Promoting social inclusion through physical activity
Bullying has become a hot topic lately in social media, the news, and awareness campaigns. Many reports have noted that students with disabilities are involved, but fail to mention them most often as the main target. There are several interventions surfacing to combat this “silent epidemic” with play being the main solution. In order for these interventions to have an impact on youth with disabilities the solution of play must be inclusive.
In recent years school bullying has received national attention contributing to all 50 states adopting anti-bullying laws, policies, or both (http://www.stopbullying.gov/laws/index.html#listing). The question now is how effective are these laws and anti-bullying programs for youth with disabilities? Several research studies have reported alarming new patterns for victims of bullying showcasing that individuals with intellectual disabilities such as autism spectrum disorders are at an increased risk http://archpedi.jamanetwork.com/article.aspx?articleid=1355390). A nationwide survey of more than 900 parents of students with an intellectual disability reported that 57% were being bullied. The rates of bullying among these youth are worryingly high, contributing this issue to a profound public health problem.
The act of bullying has been around for generations, and was once overlooked as a mere challenge of childhood, be it sibling rivalry, verbal teasing, or social exclusion. Bullying is no longer an ordinary challenge, and we must continue to work towards positive social inclusion for the well-being of all youth. The school years during adolescence can be a trying time for youth while on their personal journeys of self-discovery. Imagine these customary “growing pains” heightened through acts of bullying by their own peers.
Bullying is defined as intentional aggressive behavior that involves an imbalance of power or strength and is repeated over time. It can take many forms such as physical (hitting, kicking, shoving), verbal (teasing or name calling), emotional (social exclusion), and cyber bullying (insulting text messages, hateful acts via social media). Several studies show that students with visible and non-visible disabilities are more subject to bullying than their non-disabled peers. What contributes to this population being an increased target?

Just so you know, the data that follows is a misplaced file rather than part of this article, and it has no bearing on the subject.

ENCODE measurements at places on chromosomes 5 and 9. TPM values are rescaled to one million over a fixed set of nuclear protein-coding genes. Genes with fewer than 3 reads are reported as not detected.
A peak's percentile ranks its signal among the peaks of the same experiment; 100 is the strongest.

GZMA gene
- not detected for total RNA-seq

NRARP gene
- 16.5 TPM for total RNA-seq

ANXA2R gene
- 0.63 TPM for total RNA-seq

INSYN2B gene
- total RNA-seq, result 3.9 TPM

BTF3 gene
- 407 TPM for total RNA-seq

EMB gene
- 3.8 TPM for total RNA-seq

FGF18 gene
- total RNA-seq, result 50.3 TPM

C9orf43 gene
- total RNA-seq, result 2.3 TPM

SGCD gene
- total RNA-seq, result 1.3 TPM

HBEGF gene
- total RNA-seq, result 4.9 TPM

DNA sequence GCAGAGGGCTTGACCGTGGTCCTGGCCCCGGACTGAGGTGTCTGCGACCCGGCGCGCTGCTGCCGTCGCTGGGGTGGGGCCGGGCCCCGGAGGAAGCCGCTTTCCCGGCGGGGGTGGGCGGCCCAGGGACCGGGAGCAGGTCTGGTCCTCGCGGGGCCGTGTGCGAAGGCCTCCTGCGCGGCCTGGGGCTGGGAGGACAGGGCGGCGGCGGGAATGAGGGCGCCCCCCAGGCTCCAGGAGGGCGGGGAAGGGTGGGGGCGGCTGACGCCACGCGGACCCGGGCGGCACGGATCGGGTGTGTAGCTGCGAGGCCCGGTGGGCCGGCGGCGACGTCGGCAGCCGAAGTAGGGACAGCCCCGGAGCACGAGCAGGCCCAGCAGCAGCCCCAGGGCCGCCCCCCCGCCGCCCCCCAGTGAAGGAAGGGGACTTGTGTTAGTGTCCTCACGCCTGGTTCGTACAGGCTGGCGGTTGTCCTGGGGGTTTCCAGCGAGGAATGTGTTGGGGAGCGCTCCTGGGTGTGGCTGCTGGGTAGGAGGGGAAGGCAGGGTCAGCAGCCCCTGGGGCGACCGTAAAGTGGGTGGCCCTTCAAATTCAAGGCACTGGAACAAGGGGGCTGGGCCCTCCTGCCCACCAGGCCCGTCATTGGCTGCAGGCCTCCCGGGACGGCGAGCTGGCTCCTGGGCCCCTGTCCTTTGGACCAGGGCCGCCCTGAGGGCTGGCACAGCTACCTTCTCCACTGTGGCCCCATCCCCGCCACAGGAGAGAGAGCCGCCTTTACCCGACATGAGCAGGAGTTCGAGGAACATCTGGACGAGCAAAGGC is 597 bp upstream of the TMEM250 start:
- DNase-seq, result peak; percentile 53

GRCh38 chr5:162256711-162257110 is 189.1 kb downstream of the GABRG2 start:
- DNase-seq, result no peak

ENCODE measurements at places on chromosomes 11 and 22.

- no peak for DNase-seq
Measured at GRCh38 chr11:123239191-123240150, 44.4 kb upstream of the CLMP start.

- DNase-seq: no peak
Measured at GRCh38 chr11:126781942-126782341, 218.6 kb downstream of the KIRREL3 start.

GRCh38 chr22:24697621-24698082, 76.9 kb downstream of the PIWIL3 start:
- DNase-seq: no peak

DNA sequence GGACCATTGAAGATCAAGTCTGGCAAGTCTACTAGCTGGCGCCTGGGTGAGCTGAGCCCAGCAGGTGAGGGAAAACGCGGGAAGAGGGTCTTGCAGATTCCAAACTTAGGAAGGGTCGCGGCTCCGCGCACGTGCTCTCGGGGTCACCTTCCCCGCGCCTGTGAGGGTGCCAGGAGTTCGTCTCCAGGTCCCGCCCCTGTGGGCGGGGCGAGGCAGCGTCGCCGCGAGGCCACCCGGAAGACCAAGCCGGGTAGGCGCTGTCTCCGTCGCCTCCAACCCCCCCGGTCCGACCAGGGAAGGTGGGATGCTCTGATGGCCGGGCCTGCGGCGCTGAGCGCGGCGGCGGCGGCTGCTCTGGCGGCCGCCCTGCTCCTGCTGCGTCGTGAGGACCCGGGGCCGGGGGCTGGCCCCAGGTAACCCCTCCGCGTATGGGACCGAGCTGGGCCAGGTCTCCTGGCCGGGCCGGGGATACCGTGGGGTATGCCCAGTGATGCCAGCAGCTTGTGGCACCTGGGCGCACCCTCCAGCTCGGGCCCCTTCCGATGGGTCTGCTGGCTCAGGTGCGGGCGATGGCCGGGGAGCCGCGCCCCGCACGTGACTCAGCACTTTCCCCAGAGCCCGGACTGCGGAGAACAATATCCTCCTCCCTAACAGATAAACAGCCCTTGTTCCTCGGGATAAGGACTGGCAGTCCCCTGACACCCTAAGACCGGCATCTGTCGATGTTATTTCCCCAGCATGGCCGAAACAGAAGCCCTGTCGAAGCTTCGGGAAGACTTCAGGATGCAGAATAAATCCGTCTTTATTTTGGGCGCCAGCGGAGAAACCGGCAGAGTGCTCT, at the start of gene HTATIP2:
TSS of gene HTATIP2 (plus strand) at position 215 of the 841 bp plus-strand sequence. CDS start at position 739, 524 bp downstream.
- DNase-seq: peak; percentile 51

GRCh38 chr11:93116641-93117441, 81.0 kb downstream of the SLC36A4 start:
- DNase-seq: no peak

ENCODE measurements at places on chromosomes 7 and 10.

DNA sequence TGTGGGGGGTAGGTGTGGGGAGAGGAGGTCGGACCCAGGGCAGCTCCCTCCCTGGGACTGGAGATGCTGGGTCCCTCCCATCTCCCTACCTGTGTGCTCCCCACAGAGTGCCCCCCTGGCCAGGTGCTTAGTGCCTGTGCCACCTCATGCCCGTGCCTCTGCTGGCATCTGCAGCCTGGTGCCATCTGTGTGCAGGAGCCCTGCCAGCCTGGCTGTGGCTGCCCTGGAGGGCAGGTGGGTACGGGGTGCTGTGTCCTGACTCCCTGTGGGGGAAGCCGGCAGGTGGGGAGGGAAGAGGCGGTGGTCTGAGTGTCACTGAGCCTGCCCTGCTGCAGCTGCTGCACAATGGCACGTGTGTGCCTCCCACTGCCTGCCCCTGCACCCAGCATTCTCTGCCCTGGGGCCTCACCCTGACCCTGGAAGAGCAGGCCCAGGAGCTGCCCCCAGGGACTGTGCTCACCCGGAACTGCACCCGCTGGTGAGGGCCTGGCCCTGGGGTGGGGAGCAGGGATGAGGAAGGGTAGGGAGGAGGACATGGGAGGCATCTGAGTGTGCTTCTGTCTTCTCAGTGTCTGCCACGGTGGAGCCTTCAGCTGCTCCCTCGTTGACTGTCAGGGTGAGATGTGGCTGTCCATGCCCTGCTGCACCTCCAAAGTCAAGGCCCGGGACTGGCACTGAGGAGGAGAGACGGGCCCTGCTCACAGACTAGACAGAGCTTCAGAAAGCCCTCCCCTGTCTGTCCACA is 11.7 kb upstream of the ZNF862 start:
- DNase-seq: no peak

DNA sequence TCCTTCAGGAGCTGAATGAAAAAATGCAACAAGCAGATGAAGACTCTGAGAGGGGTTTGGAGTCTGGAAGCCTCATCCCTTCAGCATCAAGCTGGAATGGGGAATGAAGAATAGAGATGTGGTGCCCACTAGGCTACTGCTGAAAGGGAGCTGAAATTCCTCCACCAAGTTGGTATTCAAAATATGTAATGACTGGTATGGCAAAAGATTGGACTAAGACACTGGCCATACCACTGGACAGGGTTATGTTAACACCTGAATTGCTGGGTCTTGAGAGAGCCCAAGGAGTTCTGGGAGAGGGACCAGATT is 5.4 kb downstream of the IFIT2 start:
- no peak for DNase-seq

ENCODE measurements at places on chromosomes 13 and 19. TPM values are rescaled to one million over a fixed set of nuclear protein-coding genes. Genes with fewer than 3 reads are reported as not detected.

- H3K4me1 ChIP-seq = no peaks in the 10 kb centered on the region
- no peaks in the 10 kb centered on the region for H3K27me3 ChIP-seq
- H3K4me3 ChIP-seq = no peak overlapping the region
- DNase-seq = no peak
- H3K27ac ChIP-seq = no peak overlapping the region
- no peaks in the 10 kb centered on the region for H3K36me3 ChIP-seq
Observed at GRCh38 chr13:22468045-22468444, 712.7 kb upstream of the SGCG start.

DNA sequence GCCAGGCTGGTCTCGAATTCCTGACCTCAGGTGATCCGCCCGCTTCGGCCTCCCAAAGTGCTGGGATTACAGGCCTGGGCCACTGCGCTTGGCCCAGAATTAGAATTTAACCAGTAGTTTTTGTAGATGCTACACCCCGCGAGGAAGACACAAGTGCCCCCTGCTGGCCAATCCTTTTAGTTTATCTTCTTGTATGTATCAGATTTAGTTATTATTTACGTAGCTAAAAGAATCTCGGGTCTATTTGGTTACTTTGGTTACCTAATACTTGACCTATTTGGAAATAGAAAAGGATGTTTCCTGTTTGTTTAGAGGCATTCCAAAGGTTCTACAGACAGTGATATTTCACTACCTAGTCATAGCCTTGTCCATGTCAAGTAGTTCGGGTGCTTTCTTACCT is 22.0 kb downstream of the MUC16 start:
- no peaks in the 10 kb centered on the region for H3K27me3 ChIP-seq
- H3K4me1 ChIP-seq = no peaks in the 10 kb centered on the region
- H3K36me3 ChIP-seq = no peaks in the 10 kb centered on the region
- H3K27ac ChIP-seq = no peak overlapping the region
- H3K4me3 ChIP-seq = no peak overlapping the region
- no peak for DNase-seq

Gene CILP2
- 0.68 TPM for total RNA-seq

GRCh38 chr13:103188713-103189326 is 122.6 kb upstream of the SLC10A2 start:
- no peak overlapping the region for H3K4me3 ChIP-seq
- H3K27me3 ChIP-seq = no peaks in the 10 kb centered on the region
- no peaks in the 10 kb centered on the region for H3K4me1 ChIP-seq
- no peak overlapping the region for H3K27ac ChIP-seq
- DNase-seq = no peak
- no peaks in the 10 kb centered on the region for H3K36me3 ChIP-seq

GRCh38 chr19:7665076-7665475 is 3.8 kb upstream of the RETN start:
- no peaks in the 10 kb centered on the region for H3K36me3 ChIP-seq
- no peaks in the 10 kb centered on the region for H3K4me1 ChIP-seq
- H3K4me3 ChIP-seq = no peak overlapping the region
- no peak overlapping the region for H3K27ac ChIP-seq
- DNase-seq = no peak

There is a skewed perception about youth with disabilities among their own peers. Youth with ADHD have reduced attention spans and may be unable to hold a conversation; thus, their peers view this difference as making them hard to befriend. Youth with visible disabilities such as cerebral palsy and spina bifida are likely to be victimized by their peers because they may have a different appearance. Youth with disabilities affecting communication are viewed as “weird” because they use assistive technology devices. Social inclusion and disability awareness must be taught at an early age so children learn that disability is not a defining quality or, in this case, a target for bullying.
Now how do bullying, youth with disabilities, and social inclusion all come together? Through inclusive physical activity. A study released by the Robert Wood Johnson Foundation analyzed the effects of a recess-and-play-based program on reducing bullying in schools. The organization, Playworks, was evaluated on its approach of creating organized inclusive recess time utilizing full-time recess coaches. The effects of these recess coaches are immense including the creation of inclusive opportunities for students and easing the transition from recess to the classroom, allowing teachers more time for instruction. The main finding of this report is that inclusive play is positively correlated with reduced bullying. The Playworks annual teacher-reported survey on recess behavior illustrated that 97% noticed increases in student physical activity followed by an 81% decrease in the number of bullying incidents. For full survey data visit http://www.playworks.org/annual-survey-results.
Through cultivating an environment for inclusive play, youth are more likely to perceive their peers as active counterparts versus defining them by their disability. Playworks aims to focus on systemic change and improving the school environment, which is crucial for a long-term impact on bullying. A movement beyond bullying is created when we involve inclusive physical activity in schools as a means of promoting social inclusion and disability awareness. An inclusive play environment teaches children with and without disabilities to appreciate each other’s differences and similarities by engaging in play together.
Another physical activity based bullying campaign is “Play Well With Others…Be Active Against Bullying!” This program was created by FlagHouse with partners AAHPERD, the National Police Athletic League (PAL), The Jared Foundation, American Camping Association, CATCH®, and Project Adventure. http://www.flaghouse.com/Antibullying
Resources for Inclusive Play Areas:
Resources on Bullying in Youth with Disabilities:
Allison Hoit, MS, ACSM-HFS